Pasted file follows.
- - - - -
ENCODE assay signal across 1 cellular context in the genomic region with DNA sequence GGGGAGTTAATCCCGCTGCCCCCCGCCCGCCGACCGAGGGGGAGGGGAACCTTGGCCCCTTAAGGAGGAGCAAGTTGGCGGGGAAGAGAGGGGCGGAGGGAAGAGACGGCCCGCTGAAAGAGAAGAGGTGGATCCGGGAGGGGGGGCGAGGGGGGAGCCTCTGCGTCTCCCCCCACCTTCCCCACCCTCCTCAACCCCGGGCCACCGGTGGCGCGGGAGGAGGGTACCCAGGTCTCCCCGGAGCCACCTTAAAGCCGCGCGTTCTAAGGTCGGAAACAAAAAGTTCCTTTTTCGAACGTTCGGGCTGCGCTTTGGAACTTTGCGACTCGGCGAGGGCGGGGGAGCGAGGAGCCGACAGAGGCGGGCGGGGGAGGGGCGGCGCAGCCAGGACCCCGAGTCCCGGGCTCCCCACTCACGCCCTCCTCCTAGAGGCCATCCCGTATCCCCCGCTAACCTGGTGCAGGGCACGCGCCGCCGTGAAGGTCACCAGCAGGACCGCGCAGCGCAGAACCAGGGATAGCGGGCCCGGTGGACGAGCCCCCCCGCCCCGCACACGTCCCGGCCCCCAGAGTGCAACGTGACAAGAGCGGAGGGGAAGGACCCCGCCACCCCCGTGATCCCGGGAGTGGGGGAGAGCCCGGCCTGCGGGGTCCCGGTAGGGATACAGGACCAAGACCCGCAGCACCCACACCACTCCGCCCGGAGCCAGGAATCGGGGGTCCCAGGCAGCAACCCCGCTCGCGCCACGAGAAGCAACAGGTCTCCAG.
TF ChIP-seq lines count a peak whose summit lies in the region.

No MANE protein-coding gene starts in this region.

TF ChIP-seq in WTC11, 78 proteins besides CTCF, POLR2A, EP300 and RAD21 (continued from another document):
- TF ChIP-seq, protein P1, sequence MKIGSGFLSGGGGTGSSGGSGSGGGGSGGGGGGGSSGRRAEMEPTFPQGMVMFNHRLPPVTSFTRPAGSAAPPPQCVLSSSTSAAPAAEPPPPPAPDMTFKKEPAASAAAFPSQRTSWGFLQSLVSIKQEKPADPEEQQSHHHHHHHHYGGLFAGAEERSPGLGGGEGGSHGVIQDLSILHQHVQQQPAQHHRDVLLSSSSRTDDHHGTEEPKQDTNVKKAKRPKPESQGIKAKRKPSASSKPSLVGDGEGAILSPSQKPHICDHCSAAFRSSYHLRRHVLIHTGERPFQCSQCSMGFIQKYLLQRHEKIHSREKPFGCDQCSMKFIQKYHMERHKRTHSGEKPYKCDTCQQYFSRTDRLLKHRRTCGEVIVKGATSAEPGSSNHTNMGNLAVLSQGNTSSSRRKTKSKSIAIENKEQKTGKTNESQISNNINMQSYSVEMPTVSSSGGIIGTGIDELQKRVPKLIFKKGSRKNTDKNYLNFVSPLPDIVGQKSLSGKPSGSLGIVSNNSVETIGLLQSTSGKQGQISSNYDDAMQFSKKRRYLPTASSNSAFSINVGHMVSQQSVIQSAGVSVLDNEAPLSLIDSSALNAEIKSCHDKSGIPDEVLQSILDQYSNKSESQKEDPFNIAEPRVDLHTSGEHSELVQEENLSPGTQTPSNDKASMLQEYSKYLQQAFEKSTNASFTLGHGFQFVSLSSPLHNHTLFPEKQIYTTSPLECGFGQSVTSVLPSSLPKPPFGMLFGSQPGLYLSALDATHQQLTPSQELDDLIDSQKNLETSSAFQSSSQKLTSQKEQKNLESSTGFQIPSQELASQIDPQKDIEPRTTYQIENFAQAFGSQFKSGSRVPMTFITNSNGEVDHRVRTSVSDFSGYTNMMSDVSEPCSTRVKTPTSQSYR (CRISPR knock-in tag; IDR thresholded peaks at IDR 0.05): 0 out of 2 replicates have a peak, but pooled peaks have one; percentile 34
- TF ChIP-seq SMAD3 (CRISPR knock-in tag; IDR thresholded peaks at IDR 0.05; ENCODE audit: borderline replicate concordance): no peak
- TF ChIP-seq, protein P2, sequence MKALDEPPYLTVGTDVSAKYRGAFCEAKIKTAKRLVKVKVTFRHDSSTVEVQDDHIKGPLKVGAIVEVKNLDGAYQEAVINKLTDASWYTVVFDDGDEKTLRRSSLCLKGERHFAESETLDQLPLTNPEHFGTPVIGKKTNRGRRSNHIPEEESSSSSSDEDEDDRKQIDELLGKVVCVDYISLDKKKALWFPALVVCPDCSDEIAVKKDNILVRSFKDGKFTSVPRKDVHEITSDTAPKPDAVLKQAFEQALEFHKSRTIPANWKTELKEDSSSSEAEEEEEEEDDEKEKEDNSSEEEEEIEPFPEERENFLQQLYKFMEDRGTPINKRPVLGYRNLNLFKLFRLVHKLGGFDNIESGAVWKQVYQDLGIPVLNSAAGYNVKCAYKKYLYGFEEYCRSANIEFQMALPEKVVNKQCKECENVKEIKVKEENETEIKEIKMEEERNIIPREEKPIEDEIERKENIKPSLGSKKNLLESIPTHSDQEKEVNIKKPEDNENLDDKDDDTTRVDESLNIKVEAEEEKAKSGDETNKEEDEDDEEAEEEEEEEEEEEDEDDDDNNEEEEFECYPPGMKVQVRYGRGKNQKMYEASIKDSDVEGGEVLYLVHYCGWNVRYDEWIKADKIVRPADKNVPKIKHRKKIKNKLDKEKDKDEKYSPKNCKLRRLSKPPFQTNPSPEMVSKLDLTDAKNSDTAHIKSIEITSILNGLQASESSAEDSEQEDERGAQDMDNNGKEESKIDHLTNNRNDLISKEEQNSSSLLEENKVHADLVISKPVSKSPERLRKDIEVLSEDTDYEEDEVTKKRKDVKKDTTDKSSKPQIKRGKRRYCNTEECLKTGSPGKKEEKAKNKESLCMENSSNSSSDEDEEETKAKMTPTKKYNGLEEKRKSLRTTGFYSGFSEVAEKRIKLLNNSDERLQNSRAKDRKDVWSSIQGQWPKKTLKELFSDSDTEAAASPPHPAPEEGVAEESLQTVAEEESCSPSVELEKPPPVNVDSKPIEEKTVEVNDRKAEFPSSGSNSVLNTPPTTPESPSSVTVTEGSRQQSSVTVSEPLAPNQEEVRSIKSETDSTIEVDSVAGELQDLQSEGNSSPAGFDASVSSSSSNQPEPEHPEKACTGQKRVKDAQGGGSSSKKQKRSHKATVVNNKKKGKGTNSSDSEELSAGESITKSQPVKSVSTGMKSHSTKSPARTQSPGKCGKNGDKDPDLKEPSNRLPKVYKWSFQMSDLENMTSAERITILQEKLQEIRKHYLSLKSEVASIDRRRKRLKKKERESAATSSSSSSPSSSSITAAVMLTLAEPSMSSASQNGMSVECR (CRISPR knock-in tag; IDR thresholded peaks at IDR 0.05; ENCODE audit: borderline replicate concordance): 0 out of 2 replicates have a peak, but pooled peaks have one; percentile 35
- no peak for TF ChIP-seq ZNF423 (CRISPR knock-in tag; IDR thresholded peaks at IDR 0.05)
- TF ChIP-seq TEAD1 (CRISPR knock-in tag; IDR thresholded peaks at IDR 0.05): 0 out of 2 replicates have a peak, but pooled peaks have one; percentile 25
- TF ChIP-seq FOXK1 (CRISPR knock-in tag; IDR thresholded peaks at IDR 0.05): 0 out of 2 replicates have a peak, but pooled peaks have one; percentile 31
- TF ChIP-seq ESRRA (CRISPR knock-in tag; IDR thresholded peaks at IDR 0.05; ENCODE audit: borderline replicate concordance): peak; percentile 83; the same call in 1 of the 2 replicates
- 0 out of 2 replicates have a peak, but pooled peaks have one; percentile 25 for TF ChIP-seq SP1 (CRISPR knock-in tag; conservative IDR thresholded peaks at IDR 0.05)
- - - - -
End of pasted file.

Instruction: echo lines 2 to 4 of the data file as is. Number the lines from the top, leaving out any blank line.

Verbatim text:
TF ChIP-seq lines count a peak whose summit lies in the region.

No MANE protein-coding gene starts in this region.

TF ChIP-seq in WTC11, 78 proteins besides CTCF, POLR2A, EP300 and RAD21 (continued from another document):